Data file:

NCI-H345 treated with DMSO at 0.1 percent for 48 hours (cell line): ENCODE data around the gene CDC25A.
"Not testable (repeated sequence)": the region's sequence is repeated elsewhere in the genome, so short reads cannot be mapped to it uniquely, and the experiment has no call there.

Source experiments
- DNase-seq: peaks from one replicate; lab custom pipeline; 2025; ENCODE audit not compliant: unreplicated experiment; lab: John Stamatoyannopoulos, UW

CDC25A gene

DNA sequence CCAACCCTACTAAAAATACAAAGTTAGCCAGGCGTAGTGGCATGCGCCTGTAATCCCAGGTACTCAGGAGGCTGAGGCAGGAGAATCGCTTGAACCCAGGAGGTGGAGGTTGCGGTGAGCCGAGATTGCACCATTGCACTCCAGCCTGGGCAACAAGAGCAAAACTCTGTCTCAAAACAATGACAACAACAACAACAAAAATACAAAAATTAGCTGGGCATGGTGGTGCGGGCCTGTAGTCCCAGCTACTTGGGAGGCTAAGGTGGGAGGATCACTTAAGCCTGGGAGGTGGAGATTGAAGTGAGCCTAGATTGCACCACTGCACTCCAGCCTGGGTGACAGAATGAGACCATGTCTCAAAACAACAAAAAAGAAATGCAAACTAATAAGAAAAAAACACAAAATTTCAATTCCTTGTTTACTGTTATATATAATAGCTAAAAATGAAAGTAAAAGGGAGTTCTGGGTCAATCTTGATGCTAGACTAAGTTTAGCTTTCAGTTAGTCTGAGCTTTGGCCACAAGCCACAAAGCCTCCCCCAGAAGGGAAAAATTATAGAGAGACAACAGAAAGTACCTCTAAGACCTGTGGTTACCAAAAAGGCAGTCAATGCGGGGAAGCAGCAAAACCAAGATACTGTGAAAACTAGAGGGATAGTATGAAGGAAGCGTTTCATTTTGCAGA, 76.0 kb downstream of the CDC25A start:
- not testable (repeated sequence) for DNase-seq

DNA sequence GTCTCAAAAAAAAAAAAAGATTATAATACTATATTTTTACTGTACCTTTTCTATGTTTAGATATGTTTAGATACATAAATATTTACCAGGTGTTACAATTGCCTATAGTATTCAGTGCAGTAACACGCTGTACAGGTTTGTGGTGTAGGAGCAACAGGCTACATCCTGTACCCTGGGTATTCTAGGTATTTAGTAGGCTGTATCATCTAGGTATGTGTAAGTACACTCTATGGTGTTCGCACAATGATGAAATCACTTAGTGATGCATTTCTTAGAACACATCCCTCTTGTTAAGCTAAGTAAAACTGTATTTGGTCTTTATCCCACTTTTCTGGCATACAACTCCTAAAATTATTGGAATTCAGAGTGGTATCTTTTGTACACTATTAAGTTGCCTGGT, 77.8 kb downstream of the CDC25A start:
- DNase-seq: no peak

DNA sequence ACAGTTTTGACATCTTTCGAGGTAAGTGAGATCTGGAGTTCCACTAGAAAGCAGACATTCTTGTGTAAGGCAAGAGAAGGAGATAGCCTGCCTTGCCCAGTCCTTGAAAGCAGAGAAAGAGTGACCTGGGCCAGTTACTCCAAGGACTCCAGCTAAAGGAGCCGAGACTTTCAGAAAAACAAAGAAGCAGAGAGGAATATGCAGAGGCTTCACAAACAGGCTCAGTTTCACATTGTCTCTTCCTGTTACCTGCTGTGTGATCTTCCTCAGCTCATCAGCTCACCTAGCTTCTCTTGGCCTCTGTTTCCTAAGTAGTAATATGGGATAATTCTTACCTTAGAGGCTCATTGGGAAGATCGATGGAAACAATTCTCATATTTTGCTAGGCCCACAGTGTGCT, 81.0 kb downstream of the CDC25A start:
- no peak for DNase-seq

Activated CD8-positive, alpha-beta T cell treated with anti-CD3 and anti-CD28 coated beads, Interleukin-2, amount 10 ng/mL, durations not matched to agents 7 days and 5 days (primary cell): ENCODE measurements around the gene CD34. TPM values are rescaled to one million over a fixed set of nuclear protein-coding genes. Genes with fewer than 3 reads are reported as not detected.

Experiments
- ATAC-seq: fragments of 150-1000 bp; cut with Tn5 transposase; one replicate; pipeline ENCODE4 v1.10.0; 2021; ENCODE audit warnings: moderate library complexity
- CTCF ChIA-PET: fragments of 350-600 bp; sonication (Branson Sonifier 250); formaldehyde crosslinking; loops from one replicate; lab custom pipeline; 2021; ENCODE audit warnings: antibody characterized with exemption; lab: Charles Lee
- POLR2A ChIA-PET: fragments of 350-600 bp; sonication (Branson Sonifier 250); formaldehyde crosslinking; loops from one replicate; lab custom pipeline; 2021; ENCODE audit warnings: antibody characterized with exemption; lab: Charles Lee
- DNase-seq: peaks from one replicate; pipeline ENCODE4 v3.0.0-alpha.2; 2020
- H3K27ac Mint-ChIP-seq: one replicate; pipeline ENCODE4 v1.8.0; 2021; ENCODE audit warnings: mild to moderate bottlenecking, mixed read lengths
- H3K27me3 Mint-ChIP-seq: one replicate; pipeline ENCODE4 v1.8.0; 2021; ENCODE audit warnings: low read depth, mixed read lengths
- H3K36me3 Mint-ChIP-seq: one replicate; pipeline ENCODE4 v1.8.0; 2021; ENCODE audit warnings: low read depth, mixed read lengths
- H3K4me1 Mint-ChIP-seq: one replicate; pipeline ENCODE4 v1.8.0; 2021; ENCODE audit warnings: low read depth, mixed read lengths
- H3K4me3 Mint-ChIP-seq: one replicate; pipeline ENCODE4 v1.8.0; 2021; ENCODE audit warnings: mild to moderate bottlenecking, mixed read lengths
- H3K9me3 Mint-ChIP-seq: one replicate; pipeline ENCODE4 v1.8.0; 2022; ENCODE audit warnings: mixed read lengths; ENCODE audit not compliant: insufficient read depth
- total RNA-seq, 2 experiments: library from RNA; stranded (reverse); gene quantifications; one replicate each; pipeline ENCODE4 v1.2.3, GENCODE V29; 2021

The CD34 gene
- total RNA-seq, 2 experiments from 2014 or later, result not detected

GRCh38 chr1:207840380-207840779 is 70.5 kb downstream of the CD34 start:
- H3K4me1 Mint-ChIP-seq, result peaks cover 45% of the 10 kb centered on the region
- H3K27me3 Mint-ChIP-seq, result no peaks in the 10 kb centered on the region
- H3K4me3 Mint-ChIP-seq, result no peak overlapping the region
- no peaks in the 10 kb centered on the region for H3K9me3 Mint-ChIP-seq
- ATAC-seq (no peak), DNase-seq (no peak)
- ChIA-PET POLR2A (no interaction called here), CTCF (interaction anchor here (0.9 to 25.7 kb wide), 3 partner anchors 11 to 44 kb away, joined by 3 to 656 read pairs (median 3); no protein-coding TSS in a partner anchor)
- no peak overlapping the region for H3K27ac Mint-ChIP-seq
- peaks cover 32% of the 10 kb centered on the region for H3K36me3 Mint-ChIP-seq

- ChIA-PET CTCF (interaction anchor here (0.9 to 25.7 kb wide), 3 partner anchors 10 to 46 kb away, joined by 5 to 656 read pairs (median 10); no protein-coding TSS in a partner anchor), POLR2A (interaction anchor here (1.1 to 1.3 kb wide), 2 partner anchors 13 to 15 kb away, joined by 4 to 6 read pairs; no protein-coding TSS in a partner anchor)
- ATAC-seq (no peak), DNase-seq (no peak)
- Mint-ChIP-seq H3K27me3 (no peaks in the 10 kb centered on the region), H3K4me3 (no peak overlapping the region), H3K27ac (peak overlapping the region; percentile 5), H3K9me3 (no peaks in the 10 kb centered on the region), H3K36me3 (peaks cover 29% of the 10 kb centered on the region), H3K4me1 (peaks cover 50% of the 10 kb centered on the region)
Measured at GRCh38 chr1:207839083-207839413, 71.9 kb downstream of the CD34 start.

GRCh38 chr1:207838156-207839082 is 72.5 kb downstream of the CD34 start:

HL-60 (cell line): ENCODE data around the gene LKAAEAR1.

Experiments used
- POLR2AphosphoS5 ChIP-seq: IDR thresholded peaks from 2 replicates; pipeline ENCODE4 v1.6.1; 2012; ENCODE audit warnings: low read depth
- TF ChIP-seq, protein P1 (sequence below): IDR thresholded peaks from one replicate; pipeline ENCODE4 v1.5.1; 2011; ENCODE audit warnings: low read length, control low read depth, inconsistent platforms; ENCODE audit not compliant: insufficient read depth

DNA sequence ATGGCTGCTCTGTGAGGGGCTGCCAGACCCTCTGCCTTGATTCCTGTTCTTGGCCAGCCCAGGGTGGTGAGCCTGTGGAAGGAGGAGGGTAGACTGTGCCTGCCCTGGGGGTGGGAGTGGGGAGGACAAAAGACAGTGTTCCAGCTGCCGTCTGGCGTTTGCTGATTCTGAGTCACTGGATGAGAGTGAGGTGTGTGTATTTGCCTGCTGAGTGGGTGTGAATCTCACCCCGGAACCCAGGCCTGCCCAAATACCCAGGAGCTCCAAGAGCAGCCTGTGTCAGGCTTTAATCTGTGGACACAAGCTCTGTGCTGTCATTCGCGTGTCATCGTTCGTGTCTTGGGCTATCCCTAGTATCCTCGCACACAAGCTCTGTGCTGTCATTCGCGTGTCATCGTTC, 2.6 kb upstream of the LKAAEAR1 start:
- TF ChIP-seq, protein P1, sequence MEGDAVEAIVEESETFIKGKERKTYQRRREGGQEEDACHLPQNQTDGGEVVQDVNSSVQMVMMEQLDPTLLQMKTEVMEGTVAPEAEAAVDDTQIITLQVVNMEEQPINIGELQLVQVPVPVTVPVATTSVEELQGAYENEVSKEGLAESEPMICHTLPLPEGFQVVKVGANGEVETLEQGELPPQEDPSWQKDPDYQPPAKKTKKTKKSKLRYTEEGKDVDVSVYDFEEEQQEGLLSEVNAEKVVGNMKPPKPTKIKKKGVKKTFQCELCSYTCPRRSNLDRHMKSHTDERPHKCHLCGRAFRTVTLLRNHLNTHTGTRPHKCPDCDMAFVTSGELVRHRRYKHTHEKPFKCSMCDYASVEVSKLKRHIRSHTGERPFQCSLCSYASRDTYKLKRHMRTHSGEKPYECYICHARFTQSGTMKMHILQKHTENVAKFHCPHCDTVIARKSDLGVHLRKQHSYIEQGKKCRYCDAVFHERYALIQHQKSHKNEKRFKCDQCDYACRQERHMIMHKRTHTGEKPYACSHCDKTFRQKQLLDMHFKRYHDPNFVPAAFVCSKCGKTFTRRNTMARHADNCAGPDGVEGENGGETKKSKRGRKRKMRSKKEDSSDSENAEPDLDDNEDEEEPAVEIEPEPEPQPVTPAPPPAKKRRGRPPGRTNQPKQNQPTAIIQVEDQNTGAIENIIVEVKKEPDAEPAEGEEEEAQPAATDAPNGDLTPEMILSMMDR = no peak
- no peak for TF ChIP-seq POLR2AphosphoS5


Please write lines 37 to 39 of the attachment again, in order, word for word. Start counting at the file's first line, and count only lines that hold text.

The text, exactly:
- ATAC-seq (no peak), DNase-seq (no peak)
- Mint-ChIP-seq H3K27me3 (no peaks in the 10 kb centered on the region), H3K4me3 (no peak overlapping the region), H3K27ac (peak overlapping the region; percentile 5), H3K9me3 (no peaks in the 10 kb centered on the region), H3K36me3 (peaks cover 29% of the 10 kb centered on the region), H3K4me1 (peaks cover 50% of the 10 kb centered on the region)
Measured at GRCh38 chr1:207839083-207839413, 71.9 kb downstream of the CD34 start.